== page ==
Following that it was an infiltration of the American 5x7" & 5x4", displacing 1/2 & 1/4 plate. So we can blame the Yanks, it wasn't only chewing gum & nylons. But 1/2 plate seemed to have a strong grip, I seem to remember it was a stock line with Ilford into the 1980's - 5x7" never really became established & still isn't. So a lot of those 1/2 plate users must have dropped down to 5x4", no problem as the emulsions were improving all the time. On Foma imports it's currently a ratio of around;
10x8" - 10 / 5x7" - 3 / 4x5" - 100

I've put a lot of Gandolfi archive stuff on the darkside.photography site, there's a menu bar to the right that puts it up, the transcript where Fred talks about formats is in 'Beta Masters 4' in 'The Gandolfi Conversations'. There's a lot of entertaining stuff, I rather like the bit where Fred says Don McCullin can't be much good as a photographer because they'd never dealt with him!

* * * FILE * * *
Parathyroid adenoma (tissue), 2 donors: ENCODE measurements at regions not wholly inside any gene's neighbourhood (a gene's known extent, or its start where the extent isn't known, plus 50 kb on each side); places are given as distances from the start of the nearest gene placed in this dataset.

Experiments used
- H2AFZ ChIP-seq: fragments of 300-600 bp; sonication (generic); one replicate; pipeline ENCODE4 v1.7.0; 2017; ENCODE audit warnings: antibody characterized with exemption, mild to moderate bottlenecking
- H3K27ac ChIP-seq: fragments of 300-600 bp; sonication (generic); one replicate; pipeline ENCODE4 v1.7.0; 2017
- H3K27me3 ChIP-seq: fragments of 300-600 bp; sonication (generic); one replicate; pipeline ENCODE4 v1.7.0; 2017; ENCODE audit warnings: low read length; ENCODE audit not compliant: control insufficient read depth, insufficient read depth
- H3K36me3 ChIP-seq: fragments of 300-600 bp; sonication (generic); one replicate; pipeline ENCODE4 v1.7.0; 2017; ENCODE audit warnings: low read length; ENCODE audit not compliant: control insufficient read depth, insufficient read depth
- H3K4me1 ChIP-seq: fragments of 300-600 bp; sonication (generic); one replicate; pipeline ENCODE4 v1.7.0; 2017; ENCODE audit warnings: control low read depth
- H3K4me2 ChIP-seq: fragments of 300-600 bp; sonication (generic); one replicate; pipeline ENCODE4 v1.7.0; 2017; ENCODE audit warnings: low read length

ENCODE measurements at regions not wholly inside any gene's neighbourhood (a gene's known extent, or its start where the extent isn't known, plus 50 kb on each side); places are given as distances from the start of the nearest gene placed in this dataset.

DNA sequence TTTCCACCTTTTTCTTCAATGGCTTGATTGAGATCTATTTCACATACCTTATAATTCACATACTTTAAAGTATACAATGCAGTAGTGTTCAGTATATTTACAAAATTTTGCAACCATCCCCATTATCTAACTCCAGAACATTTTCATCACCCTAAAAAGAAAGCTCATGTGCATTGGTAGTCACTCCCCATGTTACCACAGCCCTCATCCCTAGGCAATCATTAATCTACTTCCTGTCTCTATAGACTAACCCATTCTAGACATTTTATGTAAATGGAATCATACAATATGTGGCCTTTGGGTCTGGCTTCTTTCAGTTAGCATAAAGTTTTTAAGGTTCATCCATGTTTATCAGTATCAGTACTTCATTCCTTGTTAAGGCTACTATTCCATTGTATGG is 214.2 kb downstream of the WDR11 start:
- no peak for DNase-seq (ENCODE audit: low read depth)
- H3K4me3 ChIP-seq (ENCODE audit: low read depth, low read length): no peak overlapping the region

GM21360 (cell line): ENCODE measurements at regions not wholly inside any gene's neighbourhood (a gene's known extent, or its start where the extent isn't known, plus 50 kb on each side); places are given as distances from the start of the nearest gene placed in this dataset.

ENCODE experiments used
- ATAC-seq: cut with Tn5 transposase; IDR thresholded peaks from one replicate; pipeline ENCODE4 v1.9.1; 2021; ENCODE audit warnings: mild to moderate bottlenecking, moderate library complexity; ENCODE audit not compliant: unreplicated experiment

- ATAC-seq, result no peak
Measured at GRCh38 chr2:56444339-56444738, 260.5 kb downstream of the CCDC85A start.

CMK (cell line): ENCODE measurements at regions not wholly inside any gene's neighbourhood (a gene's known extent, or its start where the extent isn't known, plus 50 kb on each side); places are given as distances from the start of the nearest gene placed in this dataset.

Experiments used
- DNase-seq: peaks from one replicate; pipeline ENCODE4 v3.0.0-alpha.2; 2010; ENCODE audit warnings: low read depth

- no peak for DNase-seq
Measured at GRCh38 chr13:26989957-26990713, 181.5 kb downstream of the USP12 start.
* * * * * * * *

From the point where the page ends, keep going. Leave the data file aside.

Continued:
https://darkside.photography
 
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Ian Grant

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#9
Thanks Martin, my only comment is that 5x4 was definitely a British format long before WWII as was 10x8, in fact back into the late 1800's, although not as common as Quarter plate and Half plate and not offered by all camera manufacturers. Going through the 1898 BJPA there's a lot of British 5x4 cameras, lenses, Plates, POP etc but perhaps no surprise Louis Gandolfi only offers Quarter Plate, Half Plate, Whole Plate, 10x8 and 12x10.